Fewer Illinois students attending the University

By Daily Illini Staff Report

This year, fewer students traveled to the University for their freshman year of college — even students from Illinois.

Since 2006, the number of incoming in-state freshmen that enrolled at the University has decreased from 6,385 to 4,927 this year.

Charles Tucker, vice provost for Undergraduate Education and Innovation, said in an email in September that the University regularly admits between 69 and 70 percent of Illinois students who apply to the campus. For the 2014-2015 school year, 71 percent of students admitted to the University were from Illinois, compared with 73.1 percent last year.

“We recruit aggressively within the state, and this year we had more freshman applications from Illinois (17,331) than in either of the two previous years,” Tucker said.

For the 2014-15 academic year, 35,822 students applied to attend the University, and 59 percent were admitted. Of those admitted, 32.8 percent, chose to enroll. 

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Last year, fewer students applied, but 35.4 percent of admitted students enrolled to the University.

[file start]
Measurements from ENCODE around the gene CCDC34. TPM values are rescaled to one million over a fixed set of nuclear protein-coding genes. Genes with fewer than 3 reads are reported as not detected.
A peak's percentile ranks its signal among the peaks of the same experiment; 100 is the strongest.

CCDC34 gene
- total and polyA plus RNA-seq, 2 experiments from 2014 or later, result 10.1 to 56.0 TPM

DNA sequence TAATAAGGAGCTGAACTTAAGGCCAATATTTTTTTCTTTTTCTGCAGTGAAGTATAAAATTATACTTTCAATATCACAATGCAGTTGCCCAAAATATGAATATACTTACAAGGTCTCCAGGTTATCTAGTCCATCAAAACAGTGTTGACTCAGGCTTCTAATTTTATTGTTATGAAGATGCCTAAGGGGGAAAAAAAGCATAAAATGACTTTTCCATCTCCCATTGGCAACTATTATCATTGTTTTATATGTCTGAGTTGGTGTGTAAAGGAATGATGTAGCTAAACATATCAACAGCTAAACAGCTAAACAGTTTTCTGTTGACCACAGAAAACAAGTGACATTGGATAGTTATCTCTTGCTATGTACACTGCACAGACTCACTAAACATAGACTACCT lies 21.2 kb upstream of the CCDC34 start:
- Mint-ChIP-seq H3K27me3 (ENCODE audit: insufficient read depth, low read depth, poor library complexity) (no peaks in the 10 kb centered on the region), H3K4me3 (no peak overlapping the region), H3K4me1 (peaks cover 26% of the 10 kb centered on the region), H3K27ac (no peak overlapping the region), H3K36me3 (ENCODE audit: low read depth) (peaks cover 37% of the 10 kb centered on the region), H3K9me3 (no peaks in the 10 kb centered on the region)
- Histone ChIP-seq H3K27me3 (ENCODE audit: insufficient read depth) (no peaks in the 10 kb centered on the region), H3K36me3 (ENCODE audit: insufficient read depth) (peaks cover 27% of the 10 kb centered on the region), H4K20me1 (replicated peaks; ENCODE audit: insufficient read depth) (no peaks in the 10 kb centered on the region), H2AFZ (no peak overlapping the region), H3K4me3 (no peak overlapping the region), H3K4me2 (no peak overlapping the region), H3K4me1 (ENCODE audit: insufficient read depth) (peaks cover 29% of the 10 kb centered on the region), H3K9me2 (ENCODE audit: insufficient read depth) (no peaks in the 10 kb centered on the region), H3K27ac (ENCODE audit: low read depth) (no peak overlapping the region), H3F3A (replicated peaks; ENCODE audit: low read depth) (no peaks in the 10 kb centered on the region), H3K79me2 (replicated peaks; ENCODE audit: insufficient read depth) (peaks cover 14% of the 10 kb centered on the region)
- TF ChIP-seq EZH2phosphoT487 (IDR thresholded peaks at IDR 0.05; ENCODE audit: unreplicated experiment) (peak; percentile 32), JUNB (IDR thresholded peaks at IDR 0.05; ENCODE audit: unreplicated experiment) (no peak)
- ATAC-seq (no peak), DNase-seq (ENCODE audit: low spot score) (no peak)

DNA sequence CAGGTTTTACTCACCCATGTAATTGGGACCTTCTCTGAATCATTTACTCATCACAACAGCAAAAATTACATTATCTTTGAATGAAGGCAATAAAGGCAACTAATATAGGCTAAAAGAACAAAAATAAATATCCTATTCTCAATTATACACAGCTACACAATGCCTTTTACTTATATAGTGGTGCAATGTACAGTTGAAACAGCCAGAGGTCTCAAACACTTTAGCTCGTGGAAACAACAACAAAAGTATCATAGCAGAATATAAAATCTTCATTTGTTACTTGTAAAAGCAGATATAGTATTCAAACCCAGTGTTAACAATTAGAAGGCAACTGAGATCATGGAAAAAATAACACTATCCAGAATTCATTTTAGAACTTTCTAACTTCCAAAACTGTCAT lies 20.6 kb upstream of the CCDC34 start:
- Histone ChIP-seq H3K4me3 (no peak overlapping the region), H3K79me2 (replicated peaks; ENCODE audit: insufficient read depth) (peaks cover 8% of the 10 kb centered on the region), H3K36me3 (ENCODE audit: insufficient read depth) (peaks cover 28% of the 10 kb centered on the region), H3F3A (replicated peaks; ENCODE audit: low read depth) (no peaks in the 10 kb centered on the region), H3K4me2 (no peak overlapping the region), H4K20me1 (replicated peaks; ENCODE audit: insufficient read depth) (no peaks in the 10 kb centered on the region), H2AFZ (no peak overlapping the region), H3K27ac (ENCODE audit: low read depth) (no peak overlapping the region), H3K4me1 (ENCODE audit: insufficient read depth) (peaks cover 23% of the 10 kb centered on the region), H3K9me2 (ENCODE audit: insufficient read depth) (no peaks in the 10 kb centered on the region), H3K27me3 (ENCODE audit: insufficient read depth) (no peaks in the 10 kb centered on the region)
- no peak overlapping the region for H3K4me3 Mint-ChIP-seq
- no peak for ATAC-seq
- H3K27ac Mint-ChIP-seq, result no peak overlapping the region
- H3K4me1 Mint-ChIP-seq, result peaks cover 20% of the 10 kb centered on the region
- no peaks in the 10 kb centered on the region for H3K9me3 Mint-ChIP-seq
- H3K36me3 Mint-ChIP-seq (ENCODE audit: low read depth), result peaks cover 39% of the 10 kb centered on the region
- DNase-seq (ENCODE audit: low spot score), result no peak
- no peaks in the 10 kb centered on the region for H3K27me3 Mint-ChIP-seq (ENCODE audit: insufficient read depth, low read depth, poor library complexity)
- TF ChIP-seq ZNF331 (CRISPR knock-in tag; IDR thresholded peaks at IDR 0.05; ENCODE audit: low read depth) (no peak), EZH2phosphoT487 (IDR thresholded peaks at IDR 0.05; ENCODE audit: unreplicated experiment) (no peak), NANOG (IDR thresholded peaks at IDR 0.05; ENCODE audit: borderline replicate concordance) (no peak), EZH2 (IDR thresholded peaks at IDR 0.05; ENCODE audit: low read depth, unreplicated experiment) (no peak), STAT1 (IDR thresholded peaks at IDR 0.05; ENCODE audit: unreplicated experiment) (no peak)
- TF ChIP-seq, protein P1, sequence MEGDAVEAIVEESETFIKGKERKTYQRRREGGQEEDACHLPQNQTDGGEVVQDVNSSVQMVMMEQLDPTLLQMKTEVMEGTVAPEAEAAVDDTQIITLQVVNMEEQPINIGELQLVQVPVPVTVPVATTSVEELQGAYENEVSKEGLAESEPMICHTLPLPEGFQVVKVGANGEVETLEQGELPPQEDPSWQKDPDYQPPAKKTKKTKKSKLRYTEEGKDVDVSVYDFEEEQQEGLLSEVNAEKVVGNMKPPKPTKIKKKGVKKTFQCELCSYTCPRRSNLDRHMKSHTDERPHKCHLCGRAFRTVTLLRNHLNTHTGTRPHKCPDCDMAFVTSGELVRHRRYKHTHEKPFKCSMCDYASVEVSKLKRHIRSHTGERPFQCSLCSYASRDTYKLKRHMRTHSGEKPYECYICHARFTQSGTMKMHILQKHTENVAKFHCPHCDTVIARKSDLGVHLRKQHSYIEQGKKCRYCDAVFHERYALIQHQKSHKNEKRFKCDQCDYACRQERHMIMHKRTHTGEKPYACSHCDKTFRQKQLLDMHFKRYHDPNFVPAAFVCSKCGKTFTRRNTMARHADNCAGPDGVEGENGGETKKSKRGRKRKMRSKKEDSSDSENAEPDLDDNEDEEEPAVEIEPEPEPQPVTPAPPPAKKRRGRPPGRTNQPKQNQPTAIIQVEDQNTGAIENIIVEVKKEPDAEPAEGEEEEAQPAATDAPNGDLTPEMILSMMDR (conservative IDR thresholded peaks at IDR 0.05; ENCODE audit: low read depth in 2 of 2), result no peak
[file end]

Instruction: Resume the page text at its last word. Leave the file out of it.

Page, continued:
Tucker said the most common reason that admitted students turn down the University is net cost.

“For some students we cannot offer enough financial aid to offset our tuition,” Tucker said.

The Board of Trustees recently approved an increase in financial aid from $68 million to $84 million. University spokesman Tom Hardy said in a previous interview that the University typically increases the level of financial aid on a yearly basis along with the rate of tuition, which largely funds financial aid.

According to Tucker, the University works hard to keep cost from being a factor that deters qualified students from coming to the University.

As for the increasing number of international students from China, Tucker said the University office in Shanghai, which opened last December, is not a reason why 62.1 percent of international students are from China. Instead, he said, the University is focused on building connections with alumni, corporations and other universities.

“The large number of applications we receive from international students reflects the strong reputation of our university worldwide,” Tucker said. “We do not spend much on international recruiting.”

Tucker said one way the University helps students understand and work together with one another is by building a diverse class of bright, talented students.

“Part of the Illinois experience is getting to know people who are different from you,” Tucker said. “Having a student body that is diverse in many dimensions — gender, race, ethnicity, country of origin — improves the educational experience for everyone.”